The building's front windows were smashed as well, reports the Edmonton Journal.
According to the Cold Lake Sun, business leaders have been coming to the mosque Friday morning to condemn the vandalism and offer their support.
Mayor Craig Copeland told the Sun the vandalism is "not what Cold Lake is about," adding that he is "disappointed" something like this would happen in the community.
Albertans on Twitter made it clear they do not tolerate or support the messages left on the mosque:
Board member Mahmoud Elkabri says he noticed the vandalism when he went to open the doors for morning prayers.
He says his family has lived in Cold Lake since 1996 and he has always felt welcome.
He believes the vandals could be from outside the community and doesn't think the act is connected to any anti-Muslim sentiment following attacks on soldiers in Ottawa and Quebec.
Elkabri says the mosque has been open for four years and has been targeted before, but that was part of vandalism done to businesses in the area.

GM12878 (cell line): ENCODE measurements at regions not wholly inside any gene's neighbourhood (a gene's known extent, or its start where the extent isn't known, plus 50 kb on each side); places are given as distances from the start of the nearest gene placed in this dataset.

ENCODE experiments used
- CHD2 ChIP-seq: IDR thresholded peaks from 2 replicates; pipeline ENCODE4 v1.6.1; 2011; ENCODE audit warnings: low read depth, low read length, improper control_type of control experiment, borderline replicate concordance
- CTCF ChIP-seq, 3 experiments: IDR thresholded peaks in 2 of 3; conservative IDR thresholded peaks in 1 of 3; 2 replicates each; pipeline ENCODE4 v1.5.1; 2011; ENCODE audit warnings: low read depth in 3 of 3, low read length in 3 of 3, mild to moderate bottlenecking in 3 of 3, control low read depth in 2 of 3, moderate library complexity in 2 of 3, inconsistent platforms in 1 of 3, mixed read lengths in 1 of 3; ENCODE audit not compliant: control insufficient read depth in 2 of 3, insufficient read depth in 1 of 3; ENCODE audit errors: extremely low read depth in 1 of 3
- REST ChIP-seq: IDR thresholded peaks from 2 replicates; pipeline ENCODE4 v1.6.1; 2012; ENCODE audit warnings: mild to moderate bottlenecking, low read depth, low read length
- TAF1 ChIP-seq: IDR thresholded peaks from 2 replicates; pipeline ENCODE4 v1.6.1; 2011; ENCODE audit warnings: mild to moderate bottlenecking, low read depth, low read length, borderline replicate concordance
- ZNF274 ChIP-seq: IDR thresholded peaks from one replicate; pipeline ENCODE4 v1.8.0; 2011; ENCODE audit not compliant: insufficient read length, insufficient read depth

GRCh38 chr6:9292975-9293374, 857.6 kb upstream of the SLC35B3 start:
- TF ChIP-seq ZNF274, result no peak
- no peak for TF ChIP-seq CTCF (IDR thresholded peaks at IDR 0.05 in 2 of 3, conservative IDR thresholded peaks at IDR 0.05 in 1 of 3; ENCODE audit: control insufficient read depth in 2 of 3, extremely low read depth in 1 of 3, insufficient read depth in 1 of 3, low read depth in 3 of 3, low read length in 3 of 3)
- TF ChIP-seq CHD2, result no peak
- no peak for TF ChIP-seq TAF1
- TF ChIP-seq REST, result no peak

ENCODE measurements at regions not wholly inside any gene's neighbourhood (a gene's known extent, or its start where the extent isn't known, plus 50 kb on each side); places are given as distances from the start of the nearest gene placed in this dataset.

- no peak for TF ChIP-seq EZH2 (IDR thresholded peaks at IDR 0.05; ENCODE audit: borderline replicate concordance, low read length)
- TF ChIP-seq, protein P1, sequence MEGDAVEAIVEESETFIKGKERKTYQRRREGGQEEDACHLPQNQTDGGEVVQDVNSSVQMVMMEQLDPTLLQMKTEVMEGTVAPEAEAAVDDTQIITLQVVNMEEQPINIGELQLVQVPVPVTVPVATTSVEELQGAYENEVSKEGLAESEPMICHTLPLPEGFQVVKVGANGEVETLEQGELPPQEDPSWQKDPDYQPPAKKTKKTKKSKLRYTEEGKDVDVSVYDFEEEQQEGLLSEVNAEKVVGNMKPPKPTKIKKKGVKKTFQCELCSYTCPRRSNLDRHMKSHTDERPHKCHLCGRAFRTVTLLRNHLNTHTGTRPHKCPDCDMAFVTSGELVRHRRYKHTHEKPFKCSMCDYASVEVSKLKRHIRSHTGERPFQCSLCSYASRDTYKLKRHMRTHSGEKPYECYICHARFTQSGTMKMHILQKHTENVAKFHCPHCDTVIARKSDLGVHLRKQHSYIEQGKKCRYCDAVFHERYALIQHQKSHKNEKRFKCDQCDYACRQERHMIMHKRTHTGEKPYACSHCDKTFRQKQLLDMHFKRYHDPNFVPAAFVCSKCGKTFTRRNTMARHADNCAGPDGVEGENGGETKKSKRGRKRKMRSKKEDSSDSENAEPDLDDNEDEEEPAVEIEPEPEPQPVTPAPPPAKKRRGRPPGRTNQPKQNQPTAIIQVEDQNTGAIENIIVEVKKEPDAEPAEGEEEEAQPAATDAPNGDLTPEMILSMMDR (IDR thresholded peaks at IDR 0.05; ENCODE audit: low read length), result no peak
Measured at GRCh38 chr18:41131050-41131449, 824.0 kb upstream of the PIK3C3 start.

Staff Sgt. Troy Hadland of the Cold Lake RCMP called the graffiti "shocking."
“First and foremost we want to identify who is responsible,” he told the Journal.
"That’s what we’re putting our resources toward, especially in light of the things that have been going on.”
CTV News reported that a number of Cold Lake residents arrived at the mosque Friday afternoon to help clean up, patching up the broken windows with temporary cardboard signs and scrubbing off the graffiti.
Earlier this week Canadian CF-18 fighters departed CFB Cold Lake to participate in airstrikes against the Islamic State in Iraq